I did a bit more research about the Bluetooth device from Siemens which I could use with my new aids. It's a MiniTek, and is really a streamer. When your phone rings, the call is routed to the hearing aid(s) via MiniTek. You can also get TV sound, digital stereo etc routed to the aids, there's a telecoil (eg for use in a theatre), and even an FM adaptor at even more cost.

The downside is that although the caller can be heard on your hearing aids, your voice also goes via the Minitek which is round your neck, on your lapel or in your pocket with the Polos, flat picks & fluff! I can imagine the person at the other end getting some interesting results unless you speak right into the thing, in which case you might blow their eardrums out.

Anyway, inveterate techies may like to have a look......
http://hearing.siemens.com/Global/en/products/wireless/minitek/minitek.html


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Subject: RE: Musicians with hearing aids
From: McGrath of Harlow
Date: 02 Aug 13 - 01:17 PM

That sounds a bit over top to me. But it's coming.

I envisage a future in which people will be all wired-up for sound, with throat mikes as well, and they'll walk around effectively telepathically talking under their breath to people on the other side of the world, and ignoring everything that's happening where they are. Probably got these Google glasses as well.

We're virtually there, apart from the throat mikes. And of course by the time that's in, they'll be well on the way to cutting out the mikes and the earphones and the glasses, and doing it all with direct brain to brain wireless connections.

All under overarching government security surveillance. Except it won't be government, because they'll have privatised it.


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Subject: RE: Musicians with hearing aids
From: Edthefolkie
Date: 02 Aug 13 - 04:04 PM

You're dead right about that McGrath. If researchers could think of a way to cram all that tech into earbuds, reduce the battery drain & also invent smart contact lenses we'd nearly be in Philip K Dick land.

Can you imagine the ads beamed over the connection though? Endless and mindless cr*p, even worse than what we get now. Well I'm not going offworld so there. Oops, thread creep...


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Subject: RE: Musicians with hearing aids
From: JHW
Date: 03 Aug 13 - 05:32 AM

My granddad's hearing aid was in a box clipped to his top pocket and a wire to an earplug. This would seem ideal for someone talking to you. Wearing such in those days may have embarrassed some but these days folks see nothing odd in going about wired up to contraptions putting sound in their ears. Such a box could contain your choice of music, radio stations etc. and be hearing aid as well.


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Subject: RE: Musicians with hearing aids
From: Alan Day
Date: 03 Aug 13 - 08:54 AM

There is nothing worse, or embarrassing than answering a question that you mishear and give a completely different answer to that what was expected.Or worse that someone answers a question for you that you cannot hear properly.I can feel the panic now that after asking someone to repeat twice what they said you still cannot understand what was being said.
Understanding a person with a hearing problems ,or any other problem is a great help.Many people get really angry if they have to repeat themselves.It is also possible from a few words to work out what is being said to you, but it takes time and this brings the response that ,"you just do not listen to what I say"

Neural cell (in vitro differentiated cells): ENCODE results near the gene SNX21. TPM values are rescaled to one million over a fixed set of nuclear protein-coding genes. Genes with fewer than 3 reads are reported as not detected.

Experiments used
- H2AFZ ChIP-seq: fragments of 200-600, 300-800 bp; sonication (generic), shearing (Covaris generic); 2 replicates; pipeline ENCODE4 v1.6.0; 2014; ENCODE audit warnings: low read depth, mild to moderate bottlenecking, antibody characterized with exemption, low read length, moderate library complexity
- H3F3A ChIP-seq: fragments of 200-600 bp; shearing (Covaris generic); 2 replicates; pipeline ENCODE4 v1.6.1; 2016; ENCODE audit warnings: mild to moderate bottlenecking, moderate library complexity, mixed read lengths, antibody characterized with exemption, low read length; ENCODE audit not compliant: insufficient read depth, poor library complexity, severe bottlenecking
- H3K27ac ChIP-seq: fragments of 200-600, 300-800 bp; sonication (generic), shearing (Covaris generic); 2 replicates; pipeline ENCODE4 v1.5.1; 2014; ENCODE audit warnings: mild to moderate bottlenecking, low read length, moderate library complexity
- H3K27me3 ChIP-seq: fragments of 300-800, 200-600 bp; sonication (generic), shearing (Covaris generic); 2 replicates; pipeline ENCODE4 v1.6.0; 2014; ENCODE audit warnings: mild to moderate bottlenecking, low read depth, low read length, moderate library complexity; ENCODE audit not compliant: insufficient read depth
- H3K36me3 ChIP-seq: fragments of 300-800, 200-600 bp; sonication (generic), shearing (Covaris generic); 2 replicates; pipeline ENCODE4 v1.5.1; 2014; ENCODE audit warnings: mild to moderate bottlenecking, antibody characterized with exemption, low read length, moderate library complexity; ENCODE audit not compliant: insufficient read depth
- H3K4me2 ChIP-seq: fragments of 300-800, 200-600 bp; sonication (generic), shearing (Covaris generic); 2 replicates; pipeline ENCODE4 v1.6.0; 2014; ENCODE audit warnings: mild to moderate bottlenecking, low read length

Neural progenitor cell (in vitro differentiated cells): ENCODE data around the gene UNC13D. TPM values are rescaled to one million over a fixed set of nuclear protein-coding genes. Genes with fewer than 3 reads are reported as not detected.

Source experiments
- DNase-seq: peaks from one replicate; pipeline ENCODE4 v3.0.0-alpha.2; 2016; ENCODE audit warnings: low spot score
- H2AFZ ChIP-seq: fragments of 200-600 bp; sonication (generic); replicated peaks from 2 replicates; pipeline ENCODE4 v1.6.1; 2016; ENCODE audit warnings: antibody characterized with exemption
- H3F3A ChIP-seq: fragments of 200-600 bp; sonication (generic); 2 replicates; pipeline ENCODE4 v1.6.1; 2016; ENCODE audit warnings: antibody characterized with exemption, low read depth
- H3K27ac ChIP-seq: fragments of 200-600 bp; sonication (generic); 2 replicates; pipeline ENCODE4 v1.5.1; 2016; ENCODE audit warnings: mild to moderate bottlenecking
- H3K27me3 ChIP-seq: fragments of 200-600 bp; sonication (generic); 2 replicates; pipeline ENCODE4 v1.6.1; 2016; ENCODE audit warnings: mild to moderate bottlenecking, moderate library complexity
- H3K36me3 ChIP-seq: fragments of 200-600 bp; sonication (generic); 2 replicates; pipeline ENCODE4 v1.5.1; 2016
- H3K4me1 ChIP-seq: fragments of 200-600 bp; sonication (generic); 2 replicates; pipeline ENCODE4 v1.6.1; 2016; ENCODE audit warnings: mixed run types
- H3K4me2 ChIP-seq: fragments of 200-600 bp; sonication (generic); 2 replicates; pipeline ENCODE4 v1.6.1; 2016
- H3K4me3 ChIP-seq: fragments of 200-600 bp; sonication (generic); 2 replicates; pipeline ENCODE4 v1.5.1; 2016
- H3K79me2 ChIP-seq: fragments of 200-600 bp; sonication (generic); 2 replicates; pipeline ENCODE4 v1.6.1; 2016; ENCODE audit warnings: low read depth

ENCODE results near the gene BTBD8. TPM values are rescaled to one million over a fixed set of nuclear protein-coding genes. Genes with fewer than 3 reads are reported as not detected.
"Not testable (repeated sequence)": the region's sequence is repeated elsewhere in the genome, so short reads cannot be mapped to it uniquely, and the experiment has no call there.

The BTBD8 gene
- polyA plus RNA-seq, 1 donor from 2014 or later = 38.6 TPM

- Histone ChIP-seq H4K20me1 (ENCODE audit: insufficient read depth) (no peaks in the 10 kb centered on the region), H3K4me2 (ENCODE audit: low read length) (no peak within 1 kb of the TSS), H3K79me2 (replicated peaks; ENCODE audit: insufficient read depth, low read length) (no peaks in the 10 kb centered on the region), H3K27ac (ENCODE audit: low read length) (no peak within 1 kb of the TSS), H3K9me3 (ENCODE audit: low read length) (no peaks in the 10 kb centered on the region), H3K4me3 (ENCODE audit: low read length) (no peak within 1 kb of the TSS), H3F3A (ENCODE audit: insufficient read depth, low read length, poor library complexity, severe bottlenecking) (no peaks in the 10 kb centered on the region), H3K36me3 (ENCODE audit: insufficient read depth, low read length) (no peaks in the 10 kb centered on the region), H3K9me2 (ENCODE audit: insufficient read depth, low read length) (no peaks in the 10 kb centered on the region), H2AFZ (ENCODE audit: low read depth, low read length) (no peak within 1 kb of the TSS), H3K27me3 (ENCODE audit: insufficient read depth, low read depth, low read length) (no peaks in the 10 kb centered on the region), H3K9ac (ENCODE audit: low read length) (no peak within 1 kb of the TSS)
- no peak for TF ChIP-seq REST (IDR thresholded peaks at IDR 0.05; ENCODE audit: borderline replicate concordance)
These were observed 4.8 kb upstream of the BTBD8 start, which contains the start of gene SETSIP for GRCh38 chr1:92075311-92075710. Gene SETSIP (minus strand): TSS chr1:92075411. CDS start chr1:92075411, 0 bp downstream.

I am going to repeat a problem a blind relative discussed with me ,that he often did not reply to people, because of being blind, he was not aware they were talking to him,
If you need a hearing aid then get one.The nagging eventually made me give in and I am a better man for it "Gunga Din".
Al


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Subject: RE: Musicians with hearing aids
From: McGrath of Harlow
Date: 03 Aug 13 - 09:25 AM

I never get embarrassed when that happens. Just maybe a bit cautious at the response from the person I'm dealing with. It's strange really the difference in the way people respond to people with impaired hearing compared to impaired vision. It's sometimes as if they think you're putting it on.

I think one thing that almost encourages this is the way that hearing aids are supposed to be as invisible as possible. Most people wear glasses without any embarrassment, , but all the ads for hearing ads emphasise how discreet they are, so nobody would know you use the, Which might be fine if they were perfect, but they aren't.

I'd prefer it if hearing aids were seen, like glasses can be, as a kind of face enhancement. Those big Bluetooth speakers some people walk areound with plugged in their ears are the kind of idea, though looking a bit better than that.   Bring back the ear trumpet... "Speak up young man!"


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Subject: RE: Musicians with hearing aids
From: Matthew Edwards
Date: 03 Aug 13 - 10:43 AM

I knew there had been several threads on Mudcat where people had posted useful and interesting comments about their experiences of deafness, and of using hearing aids. I've tried hunting for those threads and I've posted links to them below. There may be more to find; there are many threads about tone deafness which I haven't explored but some of them might contain comments about deafness and hearing loss in general.

Tech: Hearing Aids and Head Phones
Musicians with Hearing Aids (this thread started by Vixen 13 Feb 02)
Hearing Aids [UK]
I'm having trouble hearing
BS: Viagra and hearing loss
Deaf people's experience of music
BS: Occasional deafness - earwax!
Duh, They're DEAF!

I hope this helps; I'm amazed at what a significant body of experience and knowledge is tucked away in various parts of the Mudcat!